Going from the standout senior to the dominant freshman, Coby White has just as much impact as Johnson for the Tar Heels.
Auburn hasn’t played many future NBA lottery picks this season but White is one of the them. According to multiple mock drafts, White is a projected top-10 pick in 2019 and for good reason.
White is quick off the dribble at a speed that does not match his 6-foot-5 frame.
“Well it’s interesting, when we put Coby White’s information on the board yesterday with the team, Jared [Harper] asked if he was really 6’5,” Pearl said. “I said, ‘I bet you he’s probably 6’4, 6’5.’ It’s just that he plays so fast that you don’t think he’s 6’4 or 6’5.
“He’s long, athletic, about as fast as anybody. Lamar Peters from Mississippi State is probably the fastest guy we’ve seen, but he’s 5’10. This kid is 6’4 or 6’5 and that fast. That’s the key to North Carolina’s break.”
White can score from anywhere on the floor and can lock down an opponent when needed. He will likely be lined up against Bryce Brown and given the responsibility of limiting him in the open court, while providing his usual spark on offense.
Matchup to watch
Chuma Okeke vs. Luke Maye
Probably the most watchable match up on Friday is the one between Chuma Okeke and Luke Maye. Both have similar games with their size, versatility, defense and ability to knock down outside shots.
Okeke and Maye are both listed at 6-foot-8 and Maye holds a slight weight advantage but is a little less mobile than Okeke.
Maye averages 14.9 points and 10 rebounds a game. Okeke averages 11.8 points, 6.7 rebounds, 1.8 steals and 1.2 blocks per game.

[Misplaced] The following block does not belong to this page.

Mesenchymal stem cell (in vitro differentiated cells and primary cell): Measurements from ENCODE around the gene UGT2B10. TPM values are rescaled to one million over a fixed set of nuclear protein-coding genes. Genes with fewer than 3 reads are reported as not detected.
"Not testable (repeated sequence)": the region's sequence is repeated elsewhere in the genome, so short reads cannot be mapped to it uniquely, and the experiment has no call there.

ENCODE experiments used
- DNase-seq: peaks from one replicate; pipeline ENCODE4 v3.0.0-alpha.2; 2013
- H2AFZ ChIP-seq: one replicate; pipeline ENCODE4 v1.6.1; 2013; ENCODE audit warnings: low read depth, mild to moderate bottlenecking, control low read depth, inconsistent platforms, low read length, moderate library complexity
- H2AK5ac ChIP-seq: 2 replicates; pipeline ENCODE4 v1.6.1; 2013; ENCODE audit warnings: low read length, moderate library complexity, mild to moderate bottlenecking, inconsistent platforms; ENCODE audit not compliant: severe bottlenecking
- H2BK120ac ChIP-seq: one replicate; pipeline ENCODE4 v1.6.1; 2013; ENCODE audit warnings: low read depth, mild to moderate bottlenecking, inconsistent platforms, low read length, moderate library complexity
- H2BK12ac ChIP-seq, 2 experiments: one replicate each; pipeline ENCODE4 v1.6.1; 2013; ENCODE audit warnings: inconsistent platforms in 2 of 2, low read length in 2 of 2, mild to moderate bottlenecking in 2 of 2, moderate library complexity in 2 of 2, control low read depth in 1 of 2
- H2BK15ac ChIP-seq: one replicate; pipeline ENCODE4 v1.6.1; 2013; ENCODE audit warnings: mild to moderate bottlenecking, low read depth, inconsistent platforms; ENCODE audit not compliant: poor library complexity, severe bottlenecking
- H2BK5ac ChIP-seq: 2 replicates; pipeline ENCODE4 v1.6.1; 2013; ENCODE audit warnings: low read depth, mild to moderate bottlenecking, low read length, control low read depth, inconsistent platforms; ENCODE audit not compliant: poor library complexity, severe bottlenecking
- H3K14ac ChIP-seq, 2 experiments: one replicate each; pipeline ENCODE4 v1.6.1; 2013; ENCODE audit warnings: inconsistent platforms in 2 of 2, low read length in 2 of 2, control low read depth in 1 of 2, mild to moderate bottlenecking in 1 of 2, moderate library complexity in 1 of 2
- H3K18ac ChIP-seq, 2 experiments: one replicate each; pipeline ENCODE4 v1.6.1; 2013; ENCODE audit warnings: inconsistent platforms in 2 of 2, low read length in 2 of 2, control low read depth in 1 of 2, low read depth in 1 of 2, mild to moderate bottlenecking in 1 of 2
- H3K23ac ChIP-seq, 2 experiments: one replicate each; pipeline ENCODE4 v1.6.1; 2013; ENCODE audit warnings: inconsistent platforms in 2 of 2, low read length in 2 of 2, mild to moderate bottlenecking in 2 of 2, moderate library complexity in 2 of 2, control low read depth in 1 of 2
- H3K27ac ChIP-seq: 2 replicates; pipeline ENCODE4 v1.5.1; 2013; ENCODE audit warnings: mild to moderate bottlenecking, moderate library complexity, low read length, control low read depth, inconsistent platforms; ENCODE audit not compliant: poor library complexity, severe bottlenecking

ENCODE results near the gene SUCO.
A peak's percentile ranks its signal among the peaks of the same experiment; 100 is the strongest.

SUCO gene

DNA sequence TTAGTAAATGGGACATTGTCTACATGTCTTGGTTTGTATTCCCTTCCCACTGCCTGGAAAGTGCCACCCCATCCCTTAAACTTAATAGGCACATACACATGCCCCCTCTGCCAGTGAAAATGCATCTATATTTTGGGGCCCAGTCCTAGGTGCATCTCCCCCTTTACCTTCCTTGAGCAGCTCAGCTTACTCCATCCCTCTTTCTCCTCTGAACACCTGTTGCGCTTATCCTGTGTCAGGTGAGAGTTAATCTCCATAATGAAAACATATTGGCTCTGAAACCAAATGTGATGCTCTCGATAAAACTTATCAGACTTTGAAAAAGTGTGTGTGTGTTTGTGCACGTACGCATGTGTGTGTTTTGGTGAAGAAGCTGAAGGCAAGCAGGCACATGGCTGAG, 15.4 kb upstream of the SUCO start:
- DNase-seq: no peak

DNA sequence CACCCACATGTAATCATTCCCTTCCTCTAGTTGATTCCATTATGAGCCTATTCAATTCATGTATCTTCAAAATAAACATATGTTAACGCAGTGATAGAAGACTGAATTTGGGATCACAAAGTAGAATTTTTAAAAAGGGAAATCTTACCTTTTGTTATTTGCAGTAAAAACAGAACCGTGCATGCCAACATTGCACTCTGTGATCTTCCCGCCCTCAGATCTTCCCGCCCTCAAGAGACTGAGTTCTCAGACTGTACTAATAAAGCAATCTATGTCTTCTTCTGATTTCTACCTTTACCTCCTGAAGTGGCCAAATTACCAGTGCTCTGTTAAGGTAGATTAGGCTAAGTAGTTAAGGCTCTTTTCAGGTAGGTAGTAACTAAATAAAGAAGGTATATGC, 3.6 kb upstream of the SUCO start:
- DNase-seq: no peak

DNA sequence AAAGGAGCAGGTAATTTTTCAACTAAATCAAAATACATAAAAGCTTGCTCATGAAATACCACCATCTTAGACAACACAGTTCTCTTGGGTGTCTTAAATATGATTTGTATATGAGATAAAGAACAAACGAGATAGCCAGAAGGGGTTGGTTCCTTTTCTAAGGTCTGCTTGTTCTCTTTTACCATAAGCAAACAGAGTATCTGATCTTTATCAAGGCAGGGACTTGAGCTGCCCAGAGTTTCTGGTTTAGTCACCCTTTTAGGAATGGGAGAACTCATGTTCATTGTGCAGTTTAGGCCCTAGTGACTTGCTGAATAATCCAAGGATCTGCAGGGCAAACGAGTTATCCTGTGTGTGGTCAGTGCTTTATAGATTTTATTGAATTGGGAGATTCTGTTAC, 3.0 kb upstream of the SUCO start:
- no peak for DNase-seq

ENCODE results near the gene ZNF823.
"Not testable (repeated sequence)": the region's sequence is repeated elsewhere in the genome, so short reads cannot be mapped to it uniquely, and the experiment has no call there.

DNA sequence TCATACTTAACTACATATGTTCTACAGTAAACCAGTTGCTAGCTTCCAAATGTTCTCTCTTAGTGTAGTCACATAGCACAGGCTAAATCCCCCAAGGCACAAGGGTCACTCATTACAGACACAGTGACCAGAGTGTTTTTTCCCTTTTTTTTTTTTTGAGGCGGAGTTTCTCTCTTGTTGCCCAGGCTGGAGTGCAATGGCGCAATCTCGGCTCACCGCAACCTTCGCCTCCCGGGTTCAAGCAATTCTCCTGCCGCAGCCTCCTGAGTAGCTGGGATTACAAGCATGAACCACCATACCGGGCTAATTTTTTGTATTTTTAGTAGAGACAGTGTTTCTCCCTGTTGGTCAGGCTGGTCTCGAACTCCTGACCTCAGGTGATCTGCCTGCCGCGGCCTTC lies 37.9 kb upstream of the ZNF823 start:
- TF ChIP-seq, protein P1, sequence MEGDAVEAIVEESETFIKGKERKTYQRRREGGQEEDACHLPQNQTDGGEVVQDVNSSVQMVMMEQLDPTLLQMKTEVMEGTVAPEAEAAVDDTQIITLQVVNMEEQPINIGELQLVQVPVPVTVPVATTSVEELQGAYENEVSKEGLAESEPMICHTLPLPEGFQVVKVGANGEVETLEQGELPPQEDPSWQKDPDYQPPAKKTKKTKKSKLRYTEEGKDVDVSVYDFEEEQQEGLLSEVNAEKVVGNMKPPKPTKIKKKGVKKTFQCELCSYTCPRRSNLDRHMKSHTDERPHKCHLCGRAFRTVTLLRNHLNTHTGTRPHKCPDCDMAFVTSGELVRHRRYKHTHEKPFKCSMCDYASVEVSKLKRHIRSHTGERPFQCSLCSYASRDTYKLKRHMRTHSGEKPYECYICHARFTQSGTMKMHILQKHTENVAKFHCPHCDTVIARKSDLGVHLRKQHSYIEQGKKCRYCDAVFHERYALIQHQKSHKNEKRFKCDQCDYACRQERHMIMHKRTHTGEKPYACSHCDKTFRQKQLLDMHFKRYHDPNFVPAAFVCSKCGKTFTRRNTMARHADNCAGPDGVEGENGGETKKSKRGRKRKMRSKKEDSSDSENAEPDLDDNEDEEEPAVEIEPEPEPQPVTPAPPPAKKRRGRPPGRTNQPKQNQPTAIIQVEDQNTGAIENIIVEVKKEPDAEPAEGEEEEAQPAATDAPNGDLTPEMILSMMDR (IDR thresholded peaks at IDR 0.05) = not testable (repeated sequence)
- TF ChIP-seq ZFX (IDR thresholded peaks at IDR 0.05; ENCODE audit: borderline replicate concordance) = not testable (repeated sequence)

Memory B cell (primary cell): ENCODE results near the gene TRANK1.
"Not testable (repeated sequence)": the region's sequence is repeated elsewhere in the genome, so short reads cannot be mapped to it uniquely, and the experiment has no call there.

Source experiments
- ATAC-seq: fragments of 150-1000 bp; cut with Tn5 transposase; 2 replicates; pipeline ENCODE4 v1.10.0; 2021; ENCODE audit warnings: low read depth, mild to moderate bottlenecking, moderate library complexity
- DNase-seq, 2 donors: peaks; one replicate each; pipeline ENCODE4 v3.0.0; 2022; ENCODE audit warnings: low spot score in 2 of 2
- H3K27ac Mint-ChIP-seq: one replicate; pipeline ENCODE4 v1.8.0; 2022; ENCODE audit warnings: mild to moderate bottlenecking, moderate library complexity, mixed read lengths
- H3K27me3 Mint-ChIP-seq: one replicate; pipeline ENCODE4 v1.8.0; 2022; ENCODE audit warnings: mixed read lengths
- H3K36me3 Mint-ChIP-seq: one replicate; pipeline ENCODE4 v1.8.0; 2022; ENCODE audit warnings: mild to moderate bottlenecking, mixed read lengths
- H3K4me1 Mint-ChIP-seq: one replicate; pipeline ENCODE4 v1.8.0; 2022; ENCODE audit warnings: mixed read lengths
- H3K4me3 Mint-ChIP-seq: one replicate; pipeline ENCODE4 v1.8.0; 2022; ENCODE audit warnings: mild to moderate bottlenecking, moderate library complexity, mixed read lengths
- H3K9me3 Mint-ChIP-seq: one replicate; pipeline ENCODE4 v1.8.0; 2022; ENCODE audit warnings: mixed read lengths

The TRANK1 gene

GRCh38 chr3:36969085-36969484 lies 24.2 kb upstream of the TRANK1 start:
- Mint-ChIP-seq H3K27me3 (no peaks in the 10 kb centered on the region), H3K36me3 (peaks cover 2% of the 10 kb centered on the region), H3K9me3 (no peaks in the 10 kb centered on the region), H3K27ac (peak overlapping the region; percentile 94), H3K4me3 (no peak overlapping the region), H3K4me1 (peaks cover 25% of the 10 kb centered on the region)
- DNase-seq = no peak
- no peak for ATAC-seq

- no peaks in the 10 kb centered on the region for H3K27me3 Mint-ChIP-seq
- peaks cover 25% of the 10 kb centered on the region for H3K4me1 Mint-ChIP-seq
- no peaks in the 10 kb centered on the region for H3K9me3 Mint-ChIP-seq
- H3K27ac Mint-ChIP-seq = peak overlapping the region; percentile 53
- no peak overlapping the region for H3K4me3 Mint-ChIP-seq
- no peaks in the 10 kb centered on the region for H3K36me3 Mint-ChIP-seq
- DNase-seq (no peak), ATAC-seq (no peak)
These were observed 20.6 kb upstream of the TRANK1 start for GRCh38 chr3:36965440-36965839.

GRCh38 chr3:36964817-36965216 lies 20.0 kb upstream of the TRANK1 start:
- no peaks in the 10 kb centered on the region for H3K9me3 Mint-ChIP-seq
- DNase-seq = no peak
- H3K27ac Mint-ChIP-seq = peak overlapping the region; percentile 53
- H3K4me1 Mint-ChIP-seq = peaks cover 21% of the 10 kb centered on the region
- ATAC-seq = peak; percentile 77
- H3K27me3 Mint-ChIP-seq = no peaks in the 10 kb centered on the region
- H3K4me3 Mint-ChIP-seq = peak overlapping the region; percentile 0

“[Maye] is a great player,” Pearl said. “His release on his three-ball is so quick. I think he’s going to be a great pro. He’s 6’8, but I think he plays bigger. He’s got great hands, he can get his hands around anything and he can finish around the basket.
“He just knows how to pay, and he can extend the defense. He’s a tough matchup for anybody, but we have one of the best defensive forwards in the college basketball – Chuma Okeke.”
Keys to victory
- Auburn has to make its open 3s
- Force turnovers and don’t turn the ball over
- Have success in half court setting to slow down North Carolina’s transition
- Limit rebound discrepancy
- North Carolina has the size advantage, they need to use it to better defend the smaller Auburn guards, rebound and use it to have better passing lanes.
- Don’t let Auburn go on its signature 3-point barrage
- Defend the three-point line in transition
- Don’t turn the ball over
Stats to know
Scoring Offense: Auburn (79.8), UNC (83.9)
Scoring Defense: Auburn (68.5), UNC (72.9)
Scoring Margin: Auburn (+11.3), UNC (+10.9)
FG Percentage: Auburn (45%), UNC (45.5%)
FG Percentage Defense: Auburn (43.5%) UNC (41.2%)
3-pt. FG Percentage: Auburn (37.8%) UNC (37.9%)
Rebounds Per Game: Auburn (34.1) UNC (43.2)
Assists Per Game: Auburn (14.4) UNC (19.3)
Turnovers Per Game: Auburn (11.9) UNC (12.8)
Opp. Turnovers Per Game: Auburn (17.5) UNC (13.1)
Steals Per Game: Auburn (9.4) UNC (6.9)
Blocks Per Game: Auburn (4.7) UNC (3.6)